With Sydney first, the men get the Monday to Friday off as required.

      • RedSheep1989

        Ahh of course.

        Sucks but it’ll certainly be an issue in the future if integrated tournaments is the way of the future.

  • Metootootoo

    Thanks Reg, you’ve covered most of my observation from the weekend (I didn’t intend to watch so much but got drawn in – I did not watch the tennis until the men’s final was complete).

    The women were terrific and as you stress it was all built on defence – most of it in the opposition 22. The Kiwis looked great all the way through the tournament until – they met our girls. Then they looked like amateurs.

    The most telling moment about the impact of their defence was against the Russians – who got so frustrated that their captain lashed out with a boot catching one of ours in the head – luckily with no serious injury. She got away with on the field but missed the bronze medal game (at least).

    My only worry about the women is goal kicking – if it’s not dead in front the conversion rate is very low. However if you don’t let the other team score at all, it does not matter as much I suppose.

    The men’s defence got better as the tournament went on and the performance agains SA was just fantastic. I really thought it would be a game too far against the best attack in the game, but if you give them no space and very little ball (especially on restarts) what can they do.

    They avoided Fiji all tournament but have them in their group in Hamilton this weekend – so that will be an interesting test. Fiji were very up-and-down all weekend and mostly played well below par. I expect them to lift this weekend.

    Player of the tournament for me (both sexes) was Lewis Holland, as much for his captaincy as his excellent play. Watching the half-time huddles was fascinating. Friend mostly shut-up and let Holland lay down the law. Apparently there is an injury cloud over him for this weekend. Keep your fingers crossed.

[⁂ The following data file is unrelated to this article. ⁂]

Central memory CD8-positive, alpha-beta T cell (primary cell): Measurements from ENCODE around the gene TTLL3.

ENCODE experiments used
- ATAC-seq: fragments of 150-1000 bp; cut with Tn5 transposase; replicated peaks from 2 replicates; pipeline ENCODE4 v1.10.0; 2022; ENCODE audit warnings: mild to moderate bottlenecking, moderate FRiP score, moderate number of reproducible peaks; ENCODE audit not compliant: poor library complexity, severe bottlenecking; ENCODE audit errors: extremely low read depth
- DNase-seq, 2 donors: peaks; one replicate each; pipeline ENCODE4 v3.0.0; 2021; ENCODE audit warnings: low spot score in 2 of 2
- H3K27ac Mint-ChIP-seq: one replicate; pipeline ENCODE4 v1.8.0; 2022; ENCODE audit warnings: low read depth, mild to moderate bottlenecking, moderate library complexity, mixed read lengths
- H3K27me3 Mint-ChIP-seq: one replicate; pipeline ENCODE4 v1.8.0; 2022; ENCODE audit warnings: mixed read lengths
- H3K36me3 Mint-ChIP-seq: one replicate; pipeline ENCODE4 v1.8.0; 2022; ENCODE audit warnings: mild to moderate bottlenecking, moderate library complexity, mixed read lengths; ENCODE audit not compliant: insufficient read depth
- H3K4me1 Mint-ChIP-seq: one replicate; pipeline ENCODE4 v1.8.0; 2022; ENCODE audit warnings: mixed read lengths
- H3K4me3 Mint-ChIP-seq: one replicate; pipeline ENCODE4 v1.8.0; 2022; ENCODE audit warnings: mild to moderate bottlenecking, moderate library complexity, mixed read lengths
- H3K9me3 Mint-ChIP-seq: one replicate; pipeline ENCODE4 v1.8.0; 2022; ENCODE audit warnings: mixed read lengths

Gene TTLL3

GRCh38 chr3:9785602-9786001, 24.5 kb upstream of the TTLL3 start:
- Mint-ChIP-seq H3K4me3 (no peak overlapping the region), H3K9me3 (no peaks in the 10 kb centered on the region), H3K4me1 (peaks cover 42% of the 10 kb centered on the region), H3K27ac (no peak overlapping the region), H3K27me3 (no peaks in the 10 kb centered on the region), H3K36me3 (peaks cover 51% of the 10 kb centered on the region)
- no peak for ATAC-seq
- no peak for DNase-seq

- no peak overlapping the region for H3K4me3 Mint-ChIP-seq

• Kiwi rugby lover

    What a great start to the year fro Australia Rugby. So good to see some positives, even if I am disappointed that we lost both games. Still I can’t take anything away from your guys and girls, they were awesome.
    I think the biggest issue with crowds was the dates and timings. So much going on over here for Australia Day – I was visiting relations up the coast – that the crowds just weren’t there. I personally think it needs to be a different day where there is less choice for the public.

  • Simon

    Agree that the heat is a major factor on crowd numbers. Daytime rugby in Australia in Jan/Feb is just stupid, for both players and spectators. The Brisbane 10s will suffer the same problem.

    If they must insist on scheduling the Australian tournaments for this time of year (and the 10s doesn’t really have a choice) then it needs to be played predominantly at night. Even that’s not ideal as even though the temperature drops a bit and the direct sun is gone, the humidity tends to rise towards evening.

    At least the 10s is shifting to a day-night format, but I think they will struggle with numbers. Last year I knew someone who had paid for a ticket and then just didn’t go, because it was 38 degrees that day. I got offered the spare ticket from a friend for free, and I declined too, because of the heat – I decided I was better off watching it on TV at home. If people are willing to forego the cost of a ticket due to the heat, it really should tell you need to shift the tournament.


The original prop in a prop's body, but thankfully I have the rugby mind of a prop as well.

More in Rugby